Ginger can hurt Gilligan’s feelings, she can make him feel like a terrible person, and those can be the stakes of an episode. And not only can you do real stories then, in a wacky environment, it makes a statement if you do it in such profound contrast. You find yourself thinking, as you said earlier, “I know I’m not supposed to believe this, and yet I do.” You’re not supposed to believe that Peter Pan is coming in this window and saying, “Come to this place,” but you do. The emotional gravity can tether you, and reality can be a balloon. It’s pretty nuts.
What you’re talking about reminds me of when I was a kid and I would play with stuffed animals or action figures or Tonka Trucks, and imbue them with personalities and have them talk.
I might have them be really, strongly at odds with one another, and I would really be feeling it, to the point where it almost became like my own little kid version of acting. That quality of almost-anthropomorphism is there in these characters from “Community.” There are times when I almost feel like you could be doing it as an animated show. It strongly reminds me of early “Simpsons” episodes. That running gag on “The Simpsons” where they won’t tell you where Springfield is. It somehow has mountains and a beach. There’s a canyon there, too. And you just accept it.
That’s exactly the case with Greendale, by the way. It is technically part of the canon that they’re in Colorado somewhere, if I’m not mistaken. The reason for that is, sometimes on-screen you’ll see like, a driver’s license, and because it has to be from a state, we decided to use the state of Colorado, which is just my code for “in the middle of somewhere.”
But I learned from “The Simpsons” to keep that kind of thing somewhat vague. Where is Greendale? It’s down the street from your house. Why put it anywhere more specific? That’s from “The Simpsons.” And those characters being dependable, growing the universe outward from a simple family … and of course, the timing of the comedy! You had these really great Harvard Lampoon writers who were suddenly unshackled to write setups and punch lines and deliver them with scientific precision, because the characters were being drawn for them. There’s a whole generation of comedy writers that’s basing its sense of timing on that one animated show.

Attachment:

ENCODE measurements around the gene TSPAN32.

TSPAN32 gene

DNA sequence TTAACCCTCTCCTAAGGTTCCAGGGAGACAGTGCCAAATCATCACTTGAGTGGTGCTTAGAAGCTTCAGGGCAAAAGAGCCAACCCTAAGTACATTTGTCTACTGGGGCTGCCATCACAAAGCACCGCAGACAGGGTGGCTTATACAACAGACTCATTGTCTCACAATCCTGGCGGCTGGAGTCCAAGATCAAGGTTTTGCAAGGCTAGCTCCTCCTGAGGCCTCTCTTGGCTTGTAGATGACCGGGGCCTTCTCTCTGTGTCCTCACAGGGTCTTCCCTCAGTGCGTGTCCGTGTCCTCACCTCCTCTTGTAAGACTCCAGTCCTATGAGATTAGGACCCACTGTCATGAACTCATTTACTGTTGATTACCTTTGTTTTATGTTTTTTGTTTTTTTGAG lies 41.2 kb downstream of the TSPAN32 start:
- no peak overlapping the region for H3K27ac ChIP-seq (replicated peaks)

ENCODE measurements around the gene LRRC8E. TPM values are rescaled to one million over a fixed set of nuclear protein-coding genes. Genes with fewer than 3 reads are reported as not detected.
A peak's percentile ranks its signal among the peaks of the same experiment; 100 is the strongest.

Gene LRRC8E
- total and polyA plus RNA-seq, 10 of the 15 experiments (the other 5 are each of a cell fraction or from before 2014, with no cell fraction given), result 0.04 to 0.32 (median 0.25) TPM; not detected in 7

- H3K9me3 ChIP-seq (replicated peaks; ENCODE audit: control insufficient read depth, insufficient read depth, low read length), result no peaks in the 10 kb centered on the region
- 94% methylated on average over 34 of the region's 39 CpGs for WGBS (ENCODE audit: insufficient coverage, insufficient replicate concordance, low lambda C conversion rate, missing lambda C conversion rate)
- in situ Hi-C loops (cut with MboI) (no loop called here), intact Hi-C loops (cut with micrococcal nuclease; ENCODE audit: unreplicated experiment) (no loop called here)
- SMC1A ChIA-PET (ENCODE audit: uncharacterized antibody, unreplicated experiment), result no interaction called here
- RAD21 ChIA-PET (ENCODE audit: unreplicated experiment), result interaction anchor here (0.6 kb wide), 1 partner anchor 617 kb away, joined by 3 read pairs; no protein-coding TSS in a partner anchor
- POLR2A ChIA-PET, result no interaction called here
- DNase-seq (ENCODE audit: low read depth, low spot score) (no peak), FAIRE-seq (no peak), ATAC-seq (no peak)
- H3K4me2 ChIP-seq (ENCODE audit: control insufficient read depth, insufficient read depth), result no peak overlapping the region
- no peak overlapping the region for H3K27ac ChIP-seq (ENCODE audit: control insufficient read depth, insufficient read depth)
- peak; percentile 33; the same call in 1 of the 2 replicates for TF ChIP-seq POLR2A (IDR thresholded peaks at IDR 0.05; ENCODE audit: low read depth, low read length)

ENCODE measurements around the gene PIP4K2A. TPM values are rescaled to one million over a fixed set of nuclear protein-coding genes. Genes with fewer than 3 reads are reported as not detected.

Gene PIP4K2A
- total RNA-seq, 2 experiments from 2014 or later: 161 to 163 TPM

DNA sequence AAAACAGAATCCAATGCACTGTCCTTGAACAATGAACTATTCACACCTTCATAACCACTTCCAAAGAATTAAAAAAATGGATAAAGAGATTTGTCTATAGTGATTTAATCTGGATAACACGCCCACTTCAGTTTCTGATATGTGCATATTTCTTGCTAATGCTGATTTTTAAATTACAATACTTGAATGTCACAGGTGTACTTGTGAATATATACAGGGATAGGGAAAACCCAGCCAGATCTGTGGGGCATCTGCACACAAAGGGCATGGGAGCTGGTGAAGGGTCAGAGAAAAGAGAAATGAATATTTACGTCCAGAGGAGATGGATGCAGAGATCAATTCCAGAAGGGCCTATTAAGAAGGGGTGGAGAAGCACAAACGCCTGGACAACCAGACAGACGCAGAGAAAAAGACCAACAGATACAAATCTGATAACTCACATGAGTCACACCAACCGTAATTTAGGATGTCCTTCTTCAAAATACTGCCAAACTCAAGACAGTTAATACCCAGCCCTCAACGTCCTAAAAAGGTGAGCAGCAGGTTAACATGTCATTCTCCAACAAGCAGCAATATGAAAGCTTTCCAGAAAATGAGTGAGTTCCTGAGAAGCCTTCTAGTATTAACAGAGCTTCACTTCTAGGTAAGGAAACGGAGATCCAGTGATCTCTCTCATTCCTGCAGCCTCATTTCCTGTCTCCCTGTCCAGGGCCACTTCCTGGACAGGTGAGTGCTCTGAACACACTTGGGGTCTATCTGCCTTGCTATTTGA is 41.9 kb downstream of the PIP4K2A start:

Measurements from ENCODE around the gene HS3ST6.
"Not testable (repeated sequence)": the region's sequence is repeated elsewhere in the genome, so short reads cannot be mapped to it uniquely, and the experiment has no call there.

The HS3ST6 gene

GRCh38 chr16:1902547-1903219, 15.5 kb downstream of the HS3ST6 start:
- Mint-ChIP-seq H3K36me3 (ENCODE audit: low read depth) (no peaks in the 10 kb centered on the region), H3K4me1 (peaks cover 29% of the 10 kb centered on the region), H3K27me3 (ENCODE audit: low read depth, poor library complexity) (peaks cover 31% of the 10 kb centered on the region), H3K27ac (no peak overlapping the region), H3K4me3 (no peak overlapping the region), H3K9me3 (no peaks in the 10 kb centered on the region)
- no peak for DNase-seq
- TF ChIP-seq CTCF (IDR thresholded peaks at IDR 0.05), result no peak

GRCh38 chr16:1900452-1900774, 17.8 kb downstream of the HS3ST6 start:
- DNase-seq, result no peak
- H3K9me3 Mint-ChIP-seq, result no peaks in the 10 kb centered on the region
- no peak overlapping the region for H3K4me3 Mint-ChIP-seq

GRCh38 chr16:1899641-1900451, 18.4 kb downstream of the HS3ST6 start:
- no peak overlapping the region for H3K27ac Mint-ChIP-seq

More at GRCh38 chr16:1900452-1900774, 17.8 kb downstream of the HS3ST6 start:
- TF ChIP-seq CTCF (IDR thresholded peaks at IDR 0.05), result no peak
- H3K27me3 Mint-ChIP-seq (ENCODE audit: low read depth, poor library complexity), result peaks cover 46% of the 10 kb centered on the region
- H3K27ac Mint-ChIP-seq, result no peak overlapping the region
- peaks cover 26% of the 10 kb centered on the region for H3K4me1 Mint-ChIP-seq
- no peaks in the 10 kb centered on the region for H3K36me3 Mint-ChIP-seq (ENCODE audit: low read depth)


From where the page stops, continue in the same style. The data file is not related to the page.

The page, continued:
There were times in the second season when it seemed as though you were pushing into more serious territory. Philosophical and at times almost cosmological territory. My favorite was probably the “Pulp Fiction” episode. But I was rewatching the two paintball episodes — “A Fistful of Paintballs” and “For a Few Paintballs More” — that ended Season 2, and those seemed to have some of those qualities, too.
A ll the other flights of fancy on the other somewhat experimental episodes are anchored to something tangible — it’s a fantasy, it’s a reflection of one character’s internal state, what have you. But there is no rational, scientific explanation for why, in those two episodes, the “Community” universe has totally changed and the show has suddenly become a hard-edged action movie, or why there’s a super-villain in an ice cream cone costume giving the orders to attack the heroes. And at a certain point you’re like, “Why is he still wearing the suit?” It started out as a disguise, but after a certain point he doesn’t have to wear a disguise anymore. But he’s still wearing it!
[Laughs] Right! He chooses to keep wearing the suit. That’s the funny thing about people on TV — they can kind of choose to be insane, because it helps them to create an insane reality.
You almost got into Luigi Pirandello territory with the “Pulp Fiction” episode. And in the paintball episodes, there were some pretty profound personal issues being worked out between Chevy Chase’s character, Pierce Hawthorne, and the other characters in the study group, and the working-out just happened to occur in this kind of skewed universe that was like a spaghetti western in the first episode and a sci-fi war movie in the second.
Well, it’s definitely not that way because I ever come to work in the morning thinking, “I want to do an episode of television that changes the way people think or feel about everything!” I take my job as a pacifier of an existing society very seriously. I first want to make people comfortable and entertained. I don’t want to subvert their consciousness at all.
But then what happens is, stories are about people changing. They are about people realizing things and revealing things to each other. That has to feel a little profound, relative to the characters. So what we end up doing is taking our job as storytellers seriously, and saying [to each other], “This should feel as if something new is happening to this character.”
In order to do that with a character like Abed, who is so smart — and so on-the-same-level as the writers, and perhaps in some ways above them — now you have to become cosmological, because it’s the only way to tell a story in which a character like Abed becomes revelatory.
It’s just us trying to mine our salt. Sometimes it takes on an artistic air by definition.
Role-playing seems to be a very important aspect of all the episodes to some degree. Oftentimes, during the regular course of business in any given episode, the characters will be asked to pretend to be something that they would not otherwise think of themselves as being. And the upshot of that is, you get to see the actors try on different personas. In the “Pulp Fiction” episode, there were a couple of points where Danny Pudi actually seemed to be channeling Andre Gregory’s performance in “My Dinner With Andre,” while at the same time remaining recognizably Abed.
Yeah! And that’s really interesting to see.
That’s the one Emmy snub that hurt the hardest. I’m pretty sure we submitted that episode hoping that Danny would be considered for supporting actor.